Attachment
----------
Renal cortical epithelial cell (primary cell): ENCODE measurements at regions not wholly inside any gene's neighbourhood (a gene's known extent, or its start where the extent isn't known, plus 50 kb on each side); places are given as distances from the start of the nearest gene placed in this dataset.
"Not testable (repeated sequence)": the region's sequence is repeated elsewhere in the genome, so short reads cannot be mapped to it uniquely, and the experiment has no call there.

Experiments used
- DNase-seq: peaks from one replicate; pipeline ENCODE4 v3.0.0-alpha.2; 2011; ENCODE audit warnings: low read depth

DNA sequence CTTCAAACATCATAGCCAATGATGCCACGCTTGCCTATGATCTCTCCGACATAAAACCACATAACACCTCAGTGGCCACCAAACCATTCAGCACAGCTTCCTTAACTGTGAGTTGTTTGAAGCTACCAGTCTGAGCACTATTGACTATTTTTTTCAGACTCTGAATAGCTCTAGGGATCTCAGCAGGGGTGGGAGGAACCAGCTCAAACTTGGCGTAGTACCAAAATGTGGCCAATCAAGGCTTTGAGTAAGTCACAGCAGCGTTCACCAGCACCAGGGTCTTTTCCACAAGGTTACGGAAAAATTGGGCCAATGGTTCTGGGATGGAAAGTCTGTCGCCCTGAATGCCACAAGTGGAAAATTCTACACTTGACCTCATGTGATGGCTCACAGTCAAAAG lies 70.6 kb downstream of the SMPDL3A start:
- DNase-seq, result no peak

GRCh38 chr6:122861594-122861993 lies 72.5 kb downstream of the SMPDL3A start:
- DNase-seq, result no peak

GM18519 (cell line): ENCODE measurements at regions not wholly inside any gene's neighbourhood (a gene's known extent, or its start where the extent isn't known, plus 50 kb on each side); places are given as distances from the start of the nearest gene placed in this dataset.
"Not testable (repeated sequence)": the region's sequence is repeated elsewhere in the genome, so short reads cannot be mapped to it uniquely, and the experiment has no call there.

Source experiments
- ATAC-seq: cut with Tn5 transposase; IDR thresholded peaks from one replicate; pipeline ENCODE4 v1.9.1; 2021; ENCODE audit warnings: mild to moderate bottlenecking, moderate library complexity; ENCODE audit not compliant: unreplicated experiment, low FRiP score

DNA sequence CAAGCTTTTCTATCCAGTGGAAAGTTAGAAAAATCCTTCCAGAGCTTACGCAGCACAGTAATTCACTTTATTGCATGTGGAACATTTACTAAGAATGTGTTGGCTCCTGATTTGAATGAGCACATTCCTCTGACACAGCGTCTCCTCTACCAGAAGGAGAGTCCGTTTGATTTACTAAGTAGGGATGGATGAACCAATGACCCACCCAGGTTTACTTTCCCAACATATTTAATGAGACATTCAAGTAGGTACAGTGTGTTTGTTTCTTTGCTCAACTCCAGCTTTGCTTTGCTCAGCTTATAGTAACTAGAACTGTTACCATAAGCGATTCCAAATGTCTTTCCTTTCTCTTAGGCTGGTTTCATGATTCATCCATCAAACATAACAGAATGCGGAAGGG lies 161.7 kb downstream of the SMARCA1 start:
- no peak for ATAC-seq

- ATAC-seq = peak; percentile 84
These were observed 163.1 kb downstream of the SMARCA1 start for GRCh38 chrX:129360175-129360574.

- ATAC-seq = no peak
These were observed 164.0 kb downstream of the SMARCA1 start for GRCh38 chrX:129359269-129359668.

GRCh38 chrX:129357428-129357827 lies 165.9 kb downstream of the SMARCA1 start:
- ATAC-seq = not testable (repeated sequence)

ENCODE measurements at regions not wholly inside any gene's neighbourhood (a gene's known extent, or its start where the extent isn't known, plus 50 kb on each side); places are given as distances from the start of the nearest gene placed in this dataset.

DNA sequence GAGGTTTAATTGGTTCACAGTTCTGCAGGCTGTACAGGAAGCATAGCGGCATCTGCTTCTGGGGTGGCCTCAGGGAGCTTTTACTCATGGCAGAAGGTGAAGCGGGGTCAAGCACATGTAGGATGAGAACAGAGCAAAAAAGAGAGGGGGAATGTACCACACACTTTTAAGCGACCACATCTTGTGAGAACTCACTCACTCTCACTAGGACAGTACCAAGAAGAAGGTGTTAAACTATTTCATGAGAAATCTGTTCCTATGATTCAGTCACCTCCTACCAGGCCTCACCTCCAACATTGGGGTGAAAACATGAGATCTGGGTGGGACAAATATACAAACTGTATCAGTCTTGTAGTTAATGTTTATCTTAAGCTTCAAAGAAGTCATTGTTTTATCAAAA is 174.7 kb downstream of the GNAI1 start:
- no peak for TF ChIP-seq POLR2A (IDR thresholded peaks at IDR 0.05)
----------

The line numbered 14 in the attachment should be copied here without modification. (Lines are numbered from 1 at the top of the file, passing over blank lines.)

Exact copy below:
- no peak for ATAC-seq